May 12, 2004
"Jan-Eric Duden" <jeduden@whisset.com> wrote in message news:c7sioo$cvh$1@digitaldaemon.com...
>
> > You're welcome. You should also note that arrays have a built-in sort property, which uses quicksort. It'll blow away heapsort <g>. Doing that cuts the sort time on my machine from 453 ms to 63 ms. Source attached.
> >
> I am wondering if the difference of execution time is the result of using different algorithms (quicksort or heapsort). Or can the code for the sort property be better optimized than a "normal" implementation of a sort algorithm?

I'd have to do testing to make sure, but I'm pretty sure it's due to quicksort being algorithmically superior. One of the reasons I built sort into arrays is because people implement inefficient sorts over and over, and I wanted to make it real easy to use the best algorithm. (A job I had once was to optimize a large program written by others; in poking around in it I found 3 different hacky implementations of bubblesort. Replaced them all with a call to C's qsort(), and I was an instant hero for the speedup <g>.)


May 12, 2004
> I'd have to do testing to make sure, but I'm pretty sure it's due to quicksort being algorithmically superior. One of the reasons I built sort into arrays is because people implement inefficient sorts over and over,
and
> I wanted to make it real easy to use the best algorithm. (A job I had once was to optimize a large program written by others; in poking around in it
I
> found 3 different hacky implementations of bubblesort. Replaced them all with a call to C's qsort(), and I was an instant hero for the speedup
<g>.)

I thought qsort and heapsort work about at the same speed.

I thought the most important difference between a heapsort and q-sort
implementation in C is the order of the algorithms:
- heapsort has roughly the same performance for all array instanciations
O(n*log n)
- qsort is a lot slower O(n^2) on some instanciations and a lot faster on
almost sorted arrays O(n). the average is of course: O(n*log n)

Maybe the difference is that the C q-sort implementation is highly
optimizied and the heapsort implementation that was
used is not?


May 12, 2004
"Jan-Eric Duden" <jeduden@whisset.com> wrote in message news:c7spim$n4h$1@digitaldaemon.com...
> > I'd have to do testing to make sure, but I'm pretty sure it's due to quicksort being algorithmically superior. One of the reasons I built
sort
> > into arrays is because people implement inefficient sorts over and over,
> and
> > I wanted to make it real easy to use the best algorithm. (A job I had
once
> > was to optimize a large program written by others; in poking around in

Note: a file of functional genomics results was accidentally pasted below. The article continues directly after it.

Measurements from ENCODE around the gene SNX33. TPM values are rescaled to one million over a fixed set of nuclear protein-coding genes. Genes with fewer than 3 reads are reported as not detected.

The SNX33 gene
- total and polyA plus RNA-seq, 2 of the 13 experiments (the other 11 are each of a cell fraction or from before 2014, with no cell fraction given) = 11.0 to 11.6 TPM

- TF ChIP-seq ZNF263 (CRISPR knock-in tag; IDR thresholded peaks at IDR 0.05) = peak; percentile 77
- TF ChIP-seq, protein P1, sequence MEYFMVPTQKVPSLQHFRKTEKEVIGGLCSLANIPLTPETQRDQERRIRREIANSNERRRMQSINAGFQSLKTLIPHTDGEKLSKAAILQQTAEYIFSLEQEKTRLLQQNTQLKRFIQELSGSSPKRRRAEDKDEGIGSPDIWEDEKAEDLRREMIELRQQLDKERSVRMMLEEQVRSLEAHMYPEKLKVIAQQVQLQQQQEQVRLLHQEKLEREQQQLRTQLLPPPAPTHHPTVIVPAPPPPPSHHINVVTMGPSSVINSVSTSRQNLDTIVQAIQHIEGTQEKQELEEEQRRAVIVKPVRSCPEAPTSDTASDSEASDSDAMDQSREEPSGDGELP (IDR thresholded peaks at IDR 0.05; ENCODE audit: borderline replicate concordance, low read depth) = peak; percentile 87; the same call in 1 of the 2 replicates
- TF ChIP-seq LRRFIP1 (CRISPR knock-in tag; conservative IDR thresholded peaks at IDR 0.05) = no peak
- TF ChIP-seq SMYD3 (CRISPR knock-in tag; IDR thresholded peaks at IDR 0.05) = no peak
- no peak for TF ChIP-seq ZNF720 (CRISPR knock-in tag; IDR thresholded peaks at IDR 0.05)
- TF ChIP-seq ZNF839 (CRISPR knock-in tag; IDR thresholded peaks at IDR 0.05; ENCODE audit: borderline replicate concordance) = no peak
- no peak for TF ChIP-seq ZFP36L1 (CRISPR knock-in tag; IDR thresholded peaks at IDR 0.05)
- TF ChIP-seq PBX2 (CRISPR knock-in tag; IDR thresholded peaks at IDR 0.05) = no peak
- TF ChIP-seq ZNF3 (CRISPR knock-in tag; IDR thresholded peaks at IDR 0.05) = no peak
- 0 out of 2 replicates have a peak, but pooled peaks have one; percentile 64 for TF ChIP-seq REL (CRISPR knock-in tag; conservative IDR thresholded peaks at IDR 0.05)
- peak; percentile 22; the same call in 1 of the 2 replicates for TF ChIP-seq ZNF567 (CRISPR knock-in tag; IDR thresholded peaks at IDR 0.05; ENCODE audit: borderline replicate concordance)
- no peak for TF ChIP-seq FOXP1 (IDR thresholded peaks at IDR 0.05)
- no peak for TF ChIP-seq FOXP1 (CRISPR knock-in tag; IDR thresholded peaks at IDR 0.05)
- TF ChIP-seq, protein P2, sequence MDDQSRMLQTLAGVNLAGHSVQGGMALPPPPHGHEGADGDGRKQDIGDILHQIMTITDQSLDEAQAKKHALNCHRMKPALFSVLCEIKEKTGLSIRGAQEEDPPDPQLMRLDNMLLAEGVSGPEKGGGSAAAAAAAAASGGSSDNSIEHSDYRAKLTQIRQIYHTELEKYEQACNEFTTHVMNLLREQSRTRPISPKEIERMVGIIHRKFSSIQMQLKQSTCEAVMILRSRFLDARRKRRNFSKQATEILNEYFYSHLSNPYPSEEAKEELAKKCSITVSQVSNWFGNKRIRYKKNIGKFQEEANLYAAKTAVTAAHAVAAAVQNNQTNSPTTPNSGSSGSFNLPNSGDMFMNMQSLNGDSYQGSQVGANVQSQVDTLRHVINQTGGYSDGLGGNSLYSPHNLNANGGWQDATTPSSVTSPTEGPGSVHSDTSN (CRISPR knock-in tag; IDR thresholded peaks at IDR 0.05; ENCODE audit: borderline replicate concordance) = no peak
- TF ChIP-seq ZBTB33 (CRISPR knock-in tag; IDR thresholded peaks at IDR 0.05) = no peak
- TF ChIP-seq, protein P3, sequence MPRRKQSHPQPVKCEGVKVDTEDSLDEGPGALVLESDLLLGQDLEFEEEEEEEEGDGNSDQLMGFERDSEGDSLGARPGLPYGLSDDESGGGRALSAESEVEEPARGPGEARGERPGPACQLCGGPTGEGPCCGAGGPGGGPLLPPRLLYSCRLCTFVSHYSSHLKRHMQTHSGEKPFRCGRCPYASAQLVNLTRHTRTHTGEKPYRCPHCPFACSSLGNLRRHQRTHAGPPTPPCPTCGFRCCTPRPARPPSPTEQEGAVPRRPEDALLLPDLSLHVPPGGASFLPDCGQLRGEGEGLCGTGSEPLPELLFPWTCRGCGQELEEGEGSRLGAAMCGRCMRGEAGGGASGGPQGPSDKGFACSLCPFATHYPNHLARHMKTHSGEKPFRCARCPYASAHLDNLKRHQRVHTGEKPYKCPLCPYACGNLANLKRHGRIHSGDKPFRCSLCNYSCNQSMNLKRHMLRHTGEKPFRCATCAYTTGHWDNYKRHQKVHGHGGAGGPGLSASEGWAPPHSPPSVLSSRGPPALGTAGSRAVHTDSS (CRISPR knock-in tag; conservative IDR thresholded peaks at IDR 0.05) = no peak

it
> I
> > found 3 different hacky implementations of bubblesort. Replaced them all with a call to C's qsort(), and I was an instant hero for the speedup
> <g>.)
>
> I thought qsort and heapsort work about at the same speed.
>
> I thought the most important difference between a heapsort and q-sort
> implementation in C is the order of the algorithms:
> - heapsort has roughly the same performance for all array instanciations
> O(n*log n)
> - qsort is a lot slower O(n^2) on some instanciations and a lot faster on
> almost sorted arrays O(n). the average is of course: O(n*log n)
>
> Maybe the difference is that the C q-sort implementation is highly
> optimizied and the heapsort implementation that was
> used is not?


Both quicksort and heapsort are O(n log n) on average but the constants involved in Quicksort are much better. Quicksort though depends a lot on whether the partitioning subroutine is balanced. The differences are discussed at length in Introduction to Algorithms by Cormen, Leiserson and Rivest ( http://theory.lcs.mit.edu/~clr/ )

-- 
Christopher Diggins
http://www.cdiggins.com
http://www.heron-language.com


May 12, 2004
"Kevin Bealer" <Kevin_member@pathlink.com> wrote in message news:c7rkjh$2216$1@digitaldaemon.com...
> In article <c7rhdv$1t4h$1@digitaldaemon.com>, christopher diggins says... ..
> >You are correct, but Vector2D is used to demonstrate a class that is run-time polymorphic but happens to be used in a non-polymorphic manner.
I
> >could easily add to the demo a modification that forces the issue of polymorphism, but I thought it would complicate things too much. Do you recommend that I change the demo to make this more explicit?
>
> Heron's approach of non-inheritance binding is interesting;  I take it
there is
> a global dispatch table with pointers to all methods appearing in
non-deduceable
> cases?

Close, there are lots of small tables created.

> I think the demo you have is good as far as it goes.  But I would be more interested to know what happens in both cases for both languages: i.e. C++ run-time and compile-time and Heron run-time and compile-time.  If Heron
can
> outperform in *both* cases, that would be much more impressive.

Good point.